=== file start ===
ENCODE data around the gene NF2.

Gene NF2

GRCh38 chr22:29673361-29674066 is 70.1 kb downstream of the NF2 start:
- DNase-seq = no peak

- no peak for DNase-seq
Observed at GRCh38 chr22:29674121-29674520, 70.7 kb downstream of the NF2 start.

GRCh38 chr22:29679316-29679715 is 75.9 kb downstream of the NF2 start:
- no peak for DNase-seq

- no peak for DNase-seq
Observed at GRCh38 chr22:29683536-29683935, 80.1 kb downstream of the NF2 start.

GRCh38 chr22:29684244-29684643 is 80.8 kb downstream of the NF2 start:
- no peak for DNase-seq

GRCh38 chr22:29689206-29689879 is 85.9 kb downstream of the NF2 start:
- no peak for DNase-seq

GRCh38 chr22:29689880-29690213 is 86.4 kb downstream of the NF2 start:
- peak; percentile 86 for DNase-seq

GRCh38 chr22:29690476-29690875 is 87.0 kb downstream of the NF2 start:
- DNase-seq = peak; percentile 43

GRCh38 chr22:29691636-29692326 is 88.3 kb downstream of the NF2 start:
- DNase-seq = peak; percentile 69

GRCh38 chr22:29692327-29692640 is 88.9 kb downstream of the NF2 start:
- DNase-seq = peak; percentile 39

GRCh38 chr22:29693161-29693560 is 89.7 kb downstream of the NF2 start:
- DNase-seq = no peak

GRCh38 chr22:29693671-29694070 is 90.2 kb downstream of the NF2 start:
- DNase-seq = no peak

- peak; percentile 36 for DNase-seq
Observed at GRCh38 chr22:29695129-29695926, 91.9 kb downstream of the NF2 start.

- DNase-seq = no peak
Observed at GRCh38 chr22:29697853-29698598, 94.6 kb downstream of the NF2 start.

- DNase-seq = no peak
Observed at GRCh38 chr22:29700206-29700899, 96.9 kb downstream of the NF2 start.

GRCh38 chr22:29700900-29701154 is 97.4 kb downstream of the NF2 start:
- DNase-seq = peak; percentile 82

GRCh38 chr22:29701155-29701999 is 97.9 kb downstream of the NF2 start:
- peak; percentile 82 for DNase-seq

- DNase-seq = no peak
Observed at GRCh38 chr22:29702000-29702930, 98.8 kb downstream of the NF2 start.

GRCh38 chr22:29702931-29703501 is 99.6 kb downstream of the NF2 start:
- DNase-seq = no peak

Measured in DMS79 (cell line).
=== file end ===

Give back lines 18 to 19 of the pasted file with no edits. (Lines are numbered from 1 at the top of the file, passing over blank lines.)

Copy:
- DNase-seq = peak; percentile 43

GRCh38 chr22:29691636-29692326 is 88.3 kb downstream of the NF2 start: